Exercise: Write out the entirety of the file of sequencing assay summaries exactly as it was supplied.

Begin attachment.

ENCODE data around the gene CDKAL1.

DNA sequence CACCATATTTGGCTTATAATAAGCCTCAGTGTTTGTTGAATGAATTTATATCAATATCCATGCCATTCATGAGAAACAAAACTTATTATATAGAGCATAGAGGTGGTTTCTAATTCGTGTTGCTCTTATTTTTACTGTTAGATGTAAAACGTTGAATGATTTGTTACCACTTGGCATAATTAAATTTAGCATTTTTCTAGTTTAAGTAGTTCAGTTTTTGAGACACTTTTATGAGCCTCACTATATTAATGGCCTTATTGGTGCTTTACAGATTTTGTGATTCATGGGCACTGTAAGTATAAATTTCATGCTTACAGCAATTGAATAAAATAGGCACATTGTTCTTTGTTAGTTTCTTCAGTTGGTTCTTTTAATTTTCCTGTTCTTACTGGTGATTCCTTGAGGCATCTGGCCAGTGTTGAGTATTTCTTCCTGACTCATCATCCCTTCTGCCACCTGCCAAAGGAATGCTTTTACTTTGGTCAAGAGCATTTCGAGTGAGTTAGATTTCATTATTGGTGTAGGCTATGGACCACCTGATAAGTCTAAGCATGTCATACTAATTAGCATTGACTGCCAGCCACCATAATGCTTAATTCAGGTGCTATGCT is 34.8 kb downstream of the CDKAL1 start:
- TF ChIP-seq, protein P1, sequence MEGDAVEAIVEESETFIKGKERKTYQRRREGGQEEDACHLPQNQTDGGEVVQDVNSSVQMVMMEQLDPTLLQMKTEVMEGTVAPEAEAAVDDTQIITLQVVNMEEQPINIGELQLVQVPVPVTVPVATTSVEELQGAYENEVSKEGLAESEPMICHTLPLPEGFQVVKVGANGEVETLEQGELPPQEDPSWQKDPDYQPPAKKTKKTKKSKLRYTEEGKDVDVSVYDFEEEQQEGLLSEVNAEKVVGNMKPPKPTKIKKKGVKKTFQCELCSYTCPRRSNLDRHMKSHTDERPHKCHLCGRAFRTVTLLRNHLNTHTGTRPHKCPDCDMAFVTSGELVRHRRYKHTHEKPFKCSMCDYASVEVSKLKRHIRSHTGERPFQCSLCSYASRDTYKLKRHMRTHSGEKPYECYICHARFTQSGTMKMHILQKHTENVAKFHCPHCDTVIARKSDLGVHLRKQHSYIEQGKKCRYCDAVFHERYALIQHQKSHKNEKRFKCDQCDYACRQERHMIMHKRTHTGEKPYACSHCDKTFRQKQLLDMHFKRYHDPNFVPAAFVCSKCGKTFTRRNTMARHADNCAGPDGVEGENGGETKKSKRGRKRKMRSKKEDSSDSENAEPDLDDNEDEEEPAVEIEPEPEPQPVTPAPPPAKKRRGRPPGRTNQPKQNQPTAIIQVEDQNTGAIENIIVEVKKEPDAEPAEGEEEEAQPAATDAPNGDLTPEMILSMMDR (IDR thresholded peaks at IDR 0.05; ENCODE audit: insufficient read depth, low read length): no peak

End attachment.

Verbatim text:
ENCODE data around the gene CDKAL1.

DNA sequence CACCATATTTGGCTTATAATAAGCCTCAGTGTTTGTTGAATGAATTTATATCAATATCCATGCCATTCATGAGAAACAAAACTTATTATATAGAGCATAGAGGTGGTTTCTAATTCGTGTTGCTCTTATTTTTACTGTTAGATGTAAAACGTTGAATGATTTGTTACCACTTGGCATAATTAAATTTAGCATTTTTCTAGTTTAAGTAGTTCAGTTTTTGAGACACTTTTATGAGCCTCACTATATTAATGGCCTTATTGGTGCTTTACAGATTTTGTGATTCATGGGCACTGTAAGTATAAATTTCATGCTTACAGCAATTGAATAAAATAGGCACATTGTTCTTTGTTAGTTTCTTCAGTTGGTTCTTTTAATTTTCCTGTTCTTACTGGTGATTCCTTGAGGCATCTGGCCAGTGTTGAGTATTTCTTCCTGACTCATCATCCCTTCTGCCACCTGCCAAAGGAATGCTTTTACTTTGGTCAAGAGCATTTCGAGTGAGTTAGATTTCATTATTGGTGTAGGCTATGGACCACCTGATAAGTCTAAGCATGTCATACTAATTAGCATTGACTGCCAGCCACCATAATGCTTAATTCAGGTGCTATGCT is 34.8 kb downstream of the CDKAL1 start:
- TF ChIP-seq, protein P1, sequence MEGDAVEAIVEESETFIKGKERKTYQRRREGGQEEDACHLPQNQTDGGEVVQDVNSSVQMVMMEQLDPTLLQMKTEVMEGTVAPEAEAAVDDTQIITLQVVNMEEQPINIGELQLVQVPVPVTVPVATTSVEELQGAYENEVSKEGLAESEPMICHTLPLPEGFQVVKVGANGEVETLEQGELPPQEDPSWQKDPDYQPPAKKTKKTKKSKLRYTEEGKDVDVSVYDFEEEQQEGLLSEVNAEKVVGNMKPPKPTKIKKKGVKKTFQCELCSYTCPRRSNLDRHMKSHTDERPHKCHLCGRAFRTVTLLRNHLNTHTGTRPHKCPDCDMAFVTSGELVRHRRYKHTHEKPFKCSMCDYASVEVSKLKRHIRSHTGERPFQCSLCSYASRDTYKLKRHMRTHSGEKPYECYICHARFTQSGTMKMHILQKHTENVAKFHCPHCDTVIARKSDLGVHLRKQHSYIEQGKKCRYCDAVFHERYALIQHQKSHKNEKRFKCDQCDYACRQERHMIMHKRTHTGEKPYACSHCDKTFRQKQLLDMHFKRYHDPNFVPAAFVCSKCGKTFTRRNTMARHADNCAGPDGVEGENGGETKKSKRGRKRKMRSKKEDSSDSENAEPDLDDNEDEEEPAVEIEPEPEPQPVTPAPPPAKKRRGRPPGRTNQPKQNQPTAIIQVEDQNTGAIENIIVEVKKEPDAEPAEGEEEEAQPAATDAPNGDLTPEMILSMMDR (IDR thresholded peaks at IDR 0.05; ENCODE audit: insufficient read depth, low read length): no peak